nopeBecause the difference relates directly to development of the story, it only becomes evident as the game unfolds. Initially, Enslaved came across to me like most every other action adventure. As is common of its type, it introduced me to the main character I'd be playing, "Monkey," in a dramatic opening level. And taught me the basic controls as I raced to escape from a disintegrating slave ship I'd been imprisoned aboard before it crashed into the heart of the decaying, long-abandoned, ghost town of New York City.
The first sign of something different about Enslaved comes with the introduction of his companion for the rest of the game, Trip. Throughout the escape, Monkey has trailed a mysterious girl. He awakens to find that she's enslaved him with a mind-link headband, out of fear the stranger will harm her. When I first learned of this twist to the game I worried that it would fall into a pattern of contrived sections setup to play off a master-servant relationship.
It's not like that at all. The interaction between Monkey and Trip becomes a centerpiece for the game, and not by being forced into co-op moments. Yes, the game uses Trip in a number of ways--sometimes Monkey must lead her by the hand or even carry her on his back, others he leaves her safe to clear the way ahead. In places I could take advantage of Trip's support and in some I needed her help to advance. But throughout it all, I always felt like I was 100% in control of what happened through Monkey.
The actual things I was doing, though, were less rewarding in and of themselves. Monkey splits time in Enslaved between beating up a variety of robotic mechs with his staff and clamoring around the world exploring for the next route on the journey. Monkey's fighting moves with his staff look like a well-choreographed martial arts movie much of the time but that comes at a cost. The controls are loose, forgiving of button mashing in one sense, but lacking the crisp response and combo mastery of more sophisticated systems. The frantic pace of combat also goes beyond the capability of the camera system resulting in occasional moments of disorientation.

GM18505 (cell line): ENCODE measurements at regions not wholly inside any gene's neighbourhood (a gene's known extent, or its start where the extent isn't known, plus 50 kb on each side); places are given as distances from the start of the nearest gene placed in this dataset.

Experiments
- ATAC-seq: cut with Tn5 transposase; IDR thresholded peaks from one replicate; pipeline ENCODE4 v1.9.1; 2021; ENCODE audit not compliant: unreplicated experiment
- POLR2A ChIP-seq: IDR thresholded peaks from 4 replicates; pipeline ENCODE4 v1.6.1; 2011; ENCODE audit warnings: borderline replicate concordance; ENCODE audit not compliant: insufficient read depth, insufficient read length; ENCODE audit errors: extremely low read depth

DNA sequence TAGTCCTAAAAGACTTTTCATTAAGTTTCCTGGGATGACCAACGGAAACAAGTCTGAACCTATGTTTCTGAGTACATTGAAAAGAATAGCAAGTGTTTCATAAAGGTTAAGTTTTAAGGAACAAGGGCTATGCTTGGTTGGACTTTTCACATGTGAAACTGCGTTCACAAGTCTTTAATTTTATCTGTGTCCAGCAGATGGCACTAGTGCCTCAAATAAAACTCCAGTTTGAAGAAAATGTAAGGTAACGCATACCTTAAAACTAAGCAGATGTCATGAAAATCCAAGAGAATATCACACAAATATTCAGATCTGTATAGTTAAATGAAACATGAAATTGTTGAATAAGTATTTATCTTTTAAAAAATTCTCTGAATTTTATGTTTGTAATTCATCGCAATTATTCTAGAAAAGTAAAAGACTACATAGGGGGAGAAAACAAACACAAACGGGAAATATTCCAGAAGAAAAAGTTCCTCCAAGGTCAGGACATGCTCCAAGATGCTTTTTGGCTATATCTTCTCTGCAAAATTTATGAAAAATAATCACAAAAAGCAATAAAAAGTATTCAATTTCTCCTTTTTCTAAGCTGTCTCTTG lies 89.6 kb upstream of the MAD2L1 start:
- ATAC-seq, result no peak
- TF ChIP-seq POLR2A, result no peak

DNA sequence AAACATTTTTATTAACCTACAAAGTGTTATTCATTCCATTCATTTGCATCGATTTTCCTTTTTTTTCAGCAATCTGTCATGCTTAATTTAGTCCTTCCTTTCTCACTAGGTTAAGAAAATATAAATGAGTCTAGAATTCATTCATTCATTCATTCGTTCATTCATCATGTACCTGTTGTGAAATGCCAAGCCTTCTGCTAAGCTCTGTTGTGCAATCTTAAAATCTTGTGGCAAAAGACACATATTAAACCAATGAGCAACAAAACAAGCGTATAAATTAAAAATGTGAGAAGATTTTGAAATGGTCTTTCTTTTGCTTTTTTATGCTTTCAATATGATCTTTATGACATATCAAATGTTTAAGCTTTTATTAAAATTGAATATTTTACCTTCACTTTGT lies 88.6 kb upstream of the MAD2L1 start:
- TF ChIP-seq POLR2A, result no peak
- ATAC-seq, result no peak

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A character and combat skills development system well integrated to the game's design helped keep me involved with the action when the controls did not. Collecting glowing red tech orbs scattered around each level (for some reason there's always a handful behind Monkey at the start of each), let me upgrade Monkey's abilities to fit how I was playing over the course of the game. So early on I went with health and shield for better survivability, but later on I focused on more situational upgrades, like improving the duration of his stun attack.
The exploration part of the adventure has no such safety net and here's where the commitment to putting story first really squares off against expectations for how a game plays. Scrambling over ruined buildings, making apparently perilous leaps, poses no challenge. Every ledge and handhold Monkey can reach glows making the next move obvious. And they're the only place Monkey can go because the game won't let him jump any place that's not intended nor can he fall to his death.
Enslaved never made controlling Monkey, in combat or out, the center of my attention. The game's focus was on presenting Monkey's journey to me as its core experience. Yet I found it as difficult to set down the controller as any game I've recently played. Only as I reached the end did I fully appreciate how invested I'd become in Monkey, Trip, and their story. At no point had the game bludgeoned me with long explanations of what was going on. It let the tale play out there in front of me; I got it, and loved every minute of it.